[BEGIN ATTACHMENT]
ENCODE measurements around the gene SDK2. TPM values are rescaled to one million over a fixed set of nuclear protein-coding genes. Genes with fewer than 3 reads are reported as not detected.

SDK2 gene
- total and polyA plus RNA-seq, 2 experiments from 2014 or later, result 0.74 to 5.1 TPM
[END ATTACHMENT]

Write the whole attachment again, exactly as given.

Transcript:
ENCODE measurements around the gene SDK2. TPM values are rescaled to one million over a fixed set of nuclear protein-coding genes. Genes with fewer than 3 reads are reported as not detected.

SDK2 gene
- total and polyA plus RNA-seq, 2 experiments from 2014 or later, result 0.74 to 5.1 TPM